Two killers who claimed the lives of a father and his two children by setting fire to their home yesterday lost their appeals against their murder convictions.
Scott Snowden, 39, and Robert Jennings, 51, received sentences that were among the longest passed in Scotland, after they were found guilty of the murders of Thomas Sharkey Snr, 55, his son Thomas Jnr, 21, and daughter Bridget, aged eight.
The pair were each jailed for life in July 2013. Snowden was ordered to serve at least 33 years before he is eligible to seek parole. Jennings had a minimum term of 29 years imposed.
The pair challenged their convictions for the murders at the Sharkey family home in Helensburgh, Dunbartonshire, in July 2011. No appeals were made against the sentences.
Mr Sharkey Snr died in hospital days after the blaze in the early hours. His son died at the scene and his daughter later in hospital. The pair were also convicted of attempting to murder Mr Sharkey’s wife, Angela, 48, the sole survivor.
Trial judge Lord Matthews told Snowden and Jennings: “You have been convicted of what is without doubt the most appalling crime I have ever been involved with in my professional career, the murder by fire of three-quarters of a family.”
The judge said it had marked “the culmination of a campaign characterised by violence, revenge, intimidation and cowardice”.
He told Snowden that he had exacted terrible revenge on others in the face of slights, insults or setbacks and that he had cynically recruited others to carry out such work for him.
The trial judge told Jennings that his actions in setting fire to the only door of the house “virtually guaranteed that the outcome would be as terrible as it proved to be”.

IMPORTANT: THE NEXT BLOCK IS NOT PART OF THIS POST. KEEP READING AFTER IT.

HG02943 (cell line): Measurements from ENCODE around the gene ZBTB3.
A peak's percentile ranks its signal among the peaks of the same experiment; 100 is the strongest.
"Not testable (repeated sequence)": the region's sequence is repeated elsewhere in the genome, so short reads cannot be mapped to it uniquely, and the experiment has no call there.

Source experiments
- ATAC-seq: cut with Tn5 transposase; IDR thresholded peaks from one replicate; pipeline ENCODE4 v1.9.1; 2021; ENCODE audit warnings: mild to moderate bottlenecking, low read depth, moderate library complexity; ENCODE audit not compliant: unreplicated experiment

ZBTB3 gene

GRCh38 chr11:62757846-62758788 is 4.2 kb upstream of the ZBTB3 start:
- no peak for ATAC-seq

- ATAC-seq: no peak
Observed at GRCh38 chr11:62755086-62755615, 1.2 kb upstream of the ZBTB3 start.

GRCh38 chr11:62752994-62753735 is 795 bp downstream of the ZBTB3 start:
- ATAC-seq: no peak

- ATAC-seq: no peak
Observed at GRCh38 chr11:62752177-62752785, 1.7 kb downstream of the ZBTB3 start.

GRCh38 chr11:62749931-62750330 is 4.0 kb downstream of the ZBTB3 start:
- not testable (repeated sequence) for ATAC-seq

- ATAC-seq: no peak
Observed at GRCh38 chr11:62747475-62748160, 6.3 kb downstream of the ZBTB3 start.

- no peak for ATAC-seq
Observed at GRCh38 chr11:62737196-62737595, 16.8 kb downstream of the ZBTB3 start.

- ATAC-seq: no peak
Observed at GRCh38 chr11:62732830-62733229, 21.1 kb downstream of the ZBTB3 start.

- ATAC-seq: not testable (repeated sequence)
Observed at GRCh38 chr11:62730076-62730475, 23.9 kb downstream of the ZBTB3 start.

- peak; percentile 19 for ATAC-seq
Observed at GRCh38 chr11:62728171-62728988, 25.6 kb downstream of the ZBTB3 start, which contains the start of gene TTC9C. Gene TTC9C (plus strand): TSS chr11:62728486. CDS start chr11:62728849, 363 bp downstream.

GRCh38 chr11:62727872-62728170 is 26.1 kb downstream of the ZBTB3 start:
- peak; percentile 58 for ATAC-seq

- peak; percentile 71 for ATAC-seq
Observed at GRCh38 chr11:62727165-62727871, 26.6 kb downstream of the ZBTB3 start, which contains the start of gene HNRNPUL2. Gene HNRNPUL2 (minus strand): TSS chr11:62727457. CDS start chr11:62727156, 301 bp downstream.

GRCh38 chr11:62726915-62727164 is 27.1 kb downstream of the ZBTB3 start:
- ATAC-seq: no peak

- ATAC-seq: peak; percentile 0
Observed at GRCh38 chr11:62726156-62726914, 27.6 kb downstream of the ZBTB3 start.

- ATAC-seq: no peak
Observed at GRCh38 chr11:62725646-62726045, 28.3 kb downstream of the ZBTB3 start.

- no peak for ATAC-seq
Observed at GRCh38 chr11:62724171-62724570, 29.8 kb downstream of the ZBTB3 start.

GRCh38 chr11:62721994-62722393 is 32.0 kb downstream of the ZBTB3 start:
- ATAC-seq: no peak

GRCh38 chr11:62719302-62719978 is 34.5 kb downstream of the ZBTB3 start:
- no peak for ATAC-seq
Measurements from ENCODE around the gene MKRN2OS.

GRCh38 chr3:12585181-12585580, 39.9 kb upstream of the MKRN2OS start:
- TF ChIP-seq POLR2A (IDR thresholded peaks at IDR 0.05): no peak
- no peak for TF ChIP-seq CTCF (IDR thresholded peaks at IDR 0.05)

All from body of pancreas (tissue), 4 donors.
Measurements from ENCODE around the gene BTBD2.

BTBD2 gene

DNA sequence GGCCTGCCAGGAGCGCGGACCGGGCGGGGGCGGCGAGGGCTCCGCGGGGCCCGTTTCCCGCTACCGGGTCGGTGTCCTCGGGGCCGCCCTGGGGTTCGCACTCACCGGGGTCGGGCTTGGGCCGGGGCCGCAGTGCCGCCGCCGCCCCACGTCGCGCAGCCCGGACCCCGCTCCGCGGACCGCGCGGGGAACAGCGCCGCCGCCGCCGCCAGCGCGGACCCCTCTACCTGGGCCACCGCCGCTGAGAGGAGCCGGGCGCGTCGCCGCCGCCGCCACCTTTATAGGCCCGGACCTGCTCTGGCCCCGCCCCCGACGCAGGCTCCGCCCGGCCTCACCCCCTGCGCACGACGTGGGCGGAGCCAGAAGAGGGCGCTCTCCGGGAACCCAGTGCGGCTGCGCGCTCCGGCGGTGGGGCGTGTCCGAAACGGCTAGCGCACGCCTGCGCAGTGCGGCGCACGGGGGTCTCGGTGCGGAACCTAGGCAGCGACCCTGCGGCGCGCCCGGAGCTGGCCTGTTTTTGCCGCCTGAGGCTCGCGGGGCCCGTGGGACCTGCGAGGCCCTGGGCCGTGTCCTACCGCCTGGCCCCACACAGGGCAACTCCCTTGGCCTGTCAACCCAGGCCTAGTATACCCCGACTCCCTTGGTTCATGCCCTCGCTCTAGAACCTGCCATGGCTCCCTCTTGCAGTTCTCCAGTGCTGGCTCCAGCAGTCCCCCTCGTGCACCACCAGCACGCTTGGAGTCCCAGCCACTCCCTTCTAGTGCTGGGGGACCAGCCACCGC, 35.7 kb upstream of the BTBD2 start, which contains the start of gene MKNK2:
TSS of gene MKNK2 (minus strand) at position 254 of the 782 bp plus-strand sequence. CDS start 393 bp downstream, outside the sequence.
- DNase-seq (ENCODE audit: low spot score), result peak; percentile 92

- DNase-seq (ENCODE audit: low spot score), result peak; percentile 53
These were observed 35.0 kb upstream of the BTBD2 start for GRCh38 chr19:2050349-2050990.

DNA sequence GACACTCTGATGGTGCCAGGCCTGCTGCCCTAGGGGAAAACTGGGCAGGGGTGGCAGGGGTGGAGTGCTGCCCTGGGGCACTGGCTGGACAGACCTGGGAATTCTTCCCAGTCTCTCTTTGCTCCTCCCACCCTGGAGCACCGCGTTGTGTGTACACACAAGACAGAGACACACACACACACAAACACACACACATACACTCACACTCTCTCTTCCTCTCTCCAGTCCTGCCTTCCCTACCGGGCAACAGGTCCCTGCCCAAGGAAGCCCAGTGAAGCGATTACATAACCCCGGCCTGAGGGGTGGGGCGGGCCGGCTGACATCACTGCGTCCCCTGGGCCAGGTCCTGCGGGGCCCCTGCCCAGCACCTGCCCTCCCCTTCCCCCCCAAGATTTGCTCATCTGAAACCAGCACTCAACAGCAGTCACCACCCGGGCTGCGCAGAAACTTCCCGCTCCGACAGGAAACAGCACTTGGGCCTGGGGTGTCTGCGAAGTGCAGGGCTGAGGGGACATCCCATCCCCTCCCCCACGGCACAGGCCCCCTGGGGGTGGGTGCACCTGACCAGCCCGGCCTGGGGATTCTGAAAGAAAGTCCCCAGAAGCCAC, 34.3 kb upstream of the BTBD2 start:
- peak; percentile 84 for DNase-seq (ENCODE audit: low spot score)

The pair maintained the trial judge did not give fair balance to defence and Crown when he came to address the jury at the end of the trial.
Judges at the Court of Criminal Appeal in Edinburgh unanimously rejected the suggestion there had been a miscarriage of justice.
The Lord Justice Clerk, Lord Carloway, said: “The whole tenor of this charge [the address to the jurors by the trial judge] was one of balance. The court is quite unable to sustain a submission of a lack of balance.”
He explained: “No doubt the trial judge did not mention every point made by the defence in the speeches made on behalf of the appellants.
“It would not have been appropriate to do so, partly because such an exercise in itself may have been open to criticism as tarnishing the power of the speeches within the dramatic context of the trial as it developed live.
“A contention that a miscarriage of justice has occurred, which is supported only by pointing to a judge’s failure to mention a particular point or points raised by the defence, will not, of itself, suffice.”
He added: “The criticism must be a substantial one of imbalance going to the whole tenor or purport of the charge. Put simply, an appellant will require to demonstrate that, looking at the charge as a whole, its tenor was unbalanced in the sense of demonstrably favouring the Crown upon a contentious issue of fact raised in the trial,” he said.
The Lord Justice Clerk said in this case a “very experienced trial judge” had been communicating with the jury “in plain language”.
Lord Carloway added: “The court is entirely satisfied that the judge achieved the appropriate balance.”